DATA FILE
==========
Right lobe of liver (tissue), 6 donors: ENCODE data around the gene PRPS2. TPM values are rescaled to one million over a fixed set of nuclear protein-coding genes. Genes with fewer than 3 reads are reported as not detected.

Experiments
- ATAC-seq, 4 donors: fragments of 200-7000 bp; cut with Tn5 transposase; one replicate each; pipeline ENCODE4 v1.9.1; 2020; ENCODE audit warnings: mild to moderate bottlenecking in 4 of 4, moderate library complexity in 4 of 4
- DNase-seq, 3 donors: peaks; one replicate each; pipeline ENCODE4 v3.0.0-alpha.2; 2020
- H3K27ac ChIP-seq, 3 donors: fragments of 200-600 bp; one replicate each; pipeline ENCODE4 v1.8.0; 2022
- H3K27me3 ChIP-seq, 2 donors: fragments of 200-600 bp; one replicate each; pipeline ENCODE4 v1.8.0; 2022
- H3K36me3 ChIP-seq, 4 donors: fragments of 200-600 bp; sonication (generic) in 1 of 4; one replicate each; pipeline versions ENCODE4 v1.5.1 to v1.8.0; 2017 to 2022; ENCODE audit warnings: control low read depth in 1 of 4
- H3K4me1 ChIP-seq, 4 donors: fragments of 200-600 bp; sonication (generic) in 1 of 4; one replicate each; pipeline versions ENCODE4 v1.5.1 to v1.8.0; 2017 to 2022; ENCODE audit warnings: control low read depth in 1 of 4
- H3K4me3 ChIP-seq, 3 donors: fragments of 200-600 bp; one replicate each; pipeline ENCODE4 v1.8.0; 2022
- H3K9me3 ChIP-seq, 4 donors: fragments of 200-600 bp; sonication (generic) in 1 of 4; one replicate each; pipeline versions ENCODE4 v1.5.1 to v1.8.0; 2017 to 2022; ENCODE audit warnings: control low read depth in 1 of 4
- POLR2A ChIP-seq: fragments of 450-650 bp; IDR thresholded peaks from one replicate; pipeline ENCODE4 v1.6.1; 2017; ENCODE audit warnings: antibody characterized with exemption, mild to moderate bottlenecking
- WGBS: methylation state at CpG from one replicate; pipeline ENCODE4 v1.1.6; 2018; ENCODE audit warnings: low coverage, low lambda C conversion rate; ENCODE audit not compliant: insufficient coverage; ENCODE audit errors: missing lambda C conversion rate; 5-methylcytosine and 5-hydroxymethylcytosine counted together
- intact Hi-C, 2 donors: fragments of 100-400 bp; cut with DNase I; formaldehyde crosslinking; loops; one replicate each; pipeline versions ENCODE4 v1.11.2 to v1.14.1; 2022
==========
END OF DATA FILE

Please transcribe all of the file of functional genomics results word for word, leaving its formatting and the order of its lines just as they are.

Right lobe of liver (tissue), 6 donors: ENCODE data around the gene PRPS2. TPM values are rescaled to one million over a fixed set of nuclear protein-coding genes. Genes with fewer than 3 reads are reported as not detected.

Experiments
- ATAC-seq, 4 donors: fragments of 200-7000 bp; cut with Tn5 transposase; one replicate each; pipeline ENCODE4 v1.9.1; 2020; ENCODE audit warnings: mild to moderate bottlenecking in 4 of 4, moderate library complexity in 4 of 4
- DNase-seq, 3 donors: peaks; one replicate each; pipeline ENCODE4 v3.0.0-alpha.2; 2020
- H3K27ac ChIP-seq, 3 donors: fragments of 200-600 bp; one replicate each; pipeline ENCODE4 v1.8.0; 2022
- H3K27me3 ChIP-seq, 2 donors: fragments of 200-600 bp; one replicate each; pipeline ENCODE4 v1.8.0; 2022
- H3K36me3 ChIP-seq, 4 donors: fragments of 200-600 bp; sonication (generic) in 1 of 4; one replicate each; pipeline versions ENCODE4 v1.5.1 to v1.8.0; 2017 to 2022; ENCODE audit warnings: control low read depth in 1 of 4
- H3K4me1 ChIP-seq, 4 donors: fragments of 200-600 bp; sonication (generic) in 1 of 4; one replicate each; pipeline versions ENCODE4 v1.5.1 to v1.8.0; 2017 to 2022; ENCODE audit warnings: control low read depth in 1 of 4
- H3K4me3 ChIP-seq, 3 donors: fragments of 200-600 bp; one replicate each; pipeline ENCODE4 v1.8.0; 2022
- H3K9me3 ChIP-seq, 4 donors: fragments of 200-600 bp; sonication (generic) in 1 of 4; one replicate each; pipeline versions ENCODE4 v1.5.1 to v1.8.0; 2017 to 2022; ENCODE audit warnings: control low read depth in 1 of 4
- POLR2A ChIP-seq: fragments of 450-650 bp; IDR thresholded peaks from one replicate; pipeline ENCODE4 v1.6.1; 2017; ENCODE audit warnings: antibody characterized with exemption, mild to moderate bottlenecking
- WGBS: methylation state at CpG from one replicate; pipeline ENCODE4 v1.1.6; 2018; ENCODE audit warnings: low coverage, low lambda C conversion rate; ENCODE audit not compliant: insufficient coverage; ENCODE audit errors: missing lambda C conversion rate; 5-methylcytosine and 5-hydroxymethylcytosine counted together
- intact Hi-C, 2 donors: fragments of 100-400 bp; cut with DNase I; formaldehyde crosslinking; loops; one replicate each; pipeline versions ENCODE4 v1.11.2 to v1.14.1; 2022